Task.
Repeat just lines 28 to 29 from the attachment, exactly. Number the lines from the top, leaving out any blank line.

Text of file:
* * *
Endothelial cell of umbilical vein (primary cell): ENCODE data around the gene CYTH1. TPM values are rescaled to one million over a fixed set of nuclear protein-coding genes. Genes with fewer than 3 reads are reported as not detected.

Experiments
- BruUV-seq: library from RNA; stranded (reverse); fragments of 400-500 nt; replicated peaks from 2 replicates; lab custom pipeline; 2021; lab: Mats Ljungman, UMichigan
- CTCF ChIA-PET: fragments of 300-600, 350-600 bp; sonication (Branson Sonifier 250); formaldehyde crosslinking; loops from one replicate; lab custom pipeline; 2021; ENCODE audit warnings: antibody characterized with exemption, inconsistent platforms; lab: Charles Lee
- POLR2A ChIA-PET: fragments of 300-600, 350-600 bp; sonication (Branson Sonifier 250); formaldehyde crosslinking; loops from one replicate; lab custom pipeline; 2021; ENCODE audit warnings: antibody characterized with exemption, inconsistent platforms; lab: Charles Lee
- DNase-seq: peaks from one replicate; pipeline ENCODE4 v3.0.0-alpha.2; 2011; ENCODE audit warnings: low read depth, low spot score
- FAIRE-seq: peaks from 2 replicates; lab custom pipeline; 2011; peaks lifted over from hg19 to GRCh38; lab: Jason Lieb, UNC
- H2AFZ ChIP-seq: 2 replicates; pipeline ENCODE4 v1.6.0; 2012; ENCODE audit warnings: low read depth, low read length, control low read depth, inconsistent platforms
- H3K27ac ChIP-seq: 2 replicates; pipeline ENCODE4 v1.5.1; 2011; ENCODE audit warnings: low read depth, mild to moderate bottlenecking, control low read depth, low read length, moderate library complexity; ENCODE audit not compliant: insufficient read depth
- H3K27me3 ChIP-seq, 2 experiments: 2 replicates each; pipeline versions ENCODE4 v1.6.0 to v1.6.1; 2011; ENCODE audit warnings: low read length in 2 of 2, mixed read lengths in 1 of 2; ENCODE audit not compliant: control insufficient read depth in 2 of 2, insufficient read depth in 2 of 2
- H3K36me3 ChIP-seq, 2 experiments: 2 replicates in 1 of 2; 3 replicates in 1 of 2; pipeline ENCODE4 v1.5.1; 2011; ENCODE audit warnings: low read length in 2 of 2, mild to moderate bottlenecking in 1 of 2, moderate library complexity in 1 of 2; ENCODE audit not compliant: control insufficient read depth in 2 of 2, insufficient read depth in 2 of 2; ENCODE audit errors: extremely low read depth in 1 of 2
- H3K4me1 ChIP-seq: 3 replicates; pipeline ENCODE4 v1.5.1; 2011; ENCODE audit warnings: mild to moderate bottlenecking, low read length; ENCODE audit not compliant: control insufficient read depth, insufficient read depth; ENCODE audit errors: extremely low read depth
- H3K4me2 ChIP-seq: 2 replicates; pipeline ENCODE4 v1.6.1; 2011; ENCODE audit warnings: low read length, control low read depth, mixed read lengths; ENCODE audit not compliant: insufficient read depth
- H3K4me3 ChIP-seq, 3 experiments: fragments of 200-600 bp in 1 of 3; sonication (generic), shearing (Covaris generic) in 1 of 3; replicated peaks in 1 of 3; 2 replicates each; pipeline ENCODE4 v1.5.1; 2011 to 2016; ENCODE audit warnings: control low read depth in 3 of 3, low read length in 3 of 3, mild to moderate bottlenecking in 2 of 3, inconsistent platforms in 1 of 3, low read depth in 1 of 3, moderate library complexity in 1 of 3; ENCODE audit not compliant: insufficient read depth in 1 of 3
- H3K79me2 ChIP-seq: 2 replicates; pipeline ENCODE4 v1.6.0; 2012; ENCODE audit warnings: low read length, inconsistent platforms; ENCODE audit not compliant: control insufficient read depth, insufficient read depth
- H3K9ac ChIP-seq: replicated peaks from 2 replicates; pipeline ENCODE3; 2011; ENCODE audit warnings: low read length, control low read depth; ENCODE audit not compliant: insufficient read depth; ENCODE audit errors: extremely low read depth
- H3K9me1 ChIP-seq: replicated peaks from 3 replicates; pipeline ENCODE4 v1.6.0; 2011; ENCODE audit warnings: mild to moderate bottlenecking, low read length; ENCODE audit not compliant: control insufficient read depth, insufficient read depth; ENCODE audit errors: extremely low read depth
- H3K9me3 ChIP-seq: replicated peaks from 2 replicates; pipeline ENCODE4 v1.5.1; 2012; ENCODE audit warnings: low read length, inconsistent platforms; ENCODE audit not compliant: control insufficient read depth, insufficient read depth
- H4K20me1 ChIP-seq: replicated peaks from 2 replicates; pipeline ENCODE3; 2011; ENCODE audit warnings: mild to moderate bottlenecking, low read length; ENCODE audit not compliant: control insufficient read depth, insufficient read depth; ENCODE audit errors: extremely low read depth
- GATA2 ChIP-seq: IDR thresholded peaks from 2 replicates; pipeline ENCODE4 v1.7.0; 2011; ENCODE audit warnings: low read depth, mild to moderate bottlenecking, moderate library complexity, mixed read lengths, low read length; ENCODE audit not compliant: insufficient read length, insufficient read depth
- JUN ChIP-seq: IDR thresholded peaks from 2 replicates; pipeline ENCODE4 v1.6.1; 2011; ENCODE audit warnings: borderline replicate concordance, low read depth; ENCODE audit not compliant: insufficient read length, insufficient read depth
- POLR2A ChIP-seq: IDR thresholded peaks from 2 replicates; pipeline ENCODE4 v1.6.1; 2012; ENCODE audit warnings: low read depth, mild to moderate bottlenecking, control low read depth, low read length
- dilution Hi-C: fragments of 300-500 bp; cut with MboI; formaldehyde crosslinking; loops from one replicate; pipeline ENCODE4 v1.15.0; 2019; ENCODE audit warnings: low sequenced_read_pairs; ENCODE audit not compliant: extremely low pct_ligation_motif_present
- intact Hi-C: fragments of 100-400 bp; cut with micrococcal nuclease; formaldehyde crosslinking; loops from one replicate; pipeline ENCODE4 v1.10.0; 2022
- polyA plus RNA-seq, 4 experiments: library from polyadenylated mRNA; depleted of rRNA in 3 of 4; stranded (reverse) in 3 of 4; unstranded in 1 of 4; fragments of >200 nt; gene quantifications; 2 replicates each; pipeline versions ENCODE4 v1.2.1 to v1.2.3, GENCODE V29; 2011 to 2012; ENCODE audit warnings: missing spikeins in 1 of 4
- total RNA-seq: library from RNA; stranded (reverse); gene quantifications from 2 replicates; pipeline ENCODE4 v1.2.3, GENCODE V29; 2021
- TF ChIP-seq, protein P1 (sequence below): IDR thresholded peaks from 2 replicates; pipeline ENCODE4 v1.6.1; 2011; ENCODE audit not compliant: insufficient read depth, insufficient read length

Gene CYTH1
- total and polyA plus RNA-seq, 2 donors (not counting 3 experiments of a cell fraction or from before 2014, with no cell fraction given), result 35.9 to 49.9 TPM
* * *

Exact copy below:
Gene CYTH1
- total and polyA plus RNA-seq, 2 donors (not counting 3 experiments of a cell fraction or from before 2014, with no cell fraction given), result 35.9 to 49.9 TPM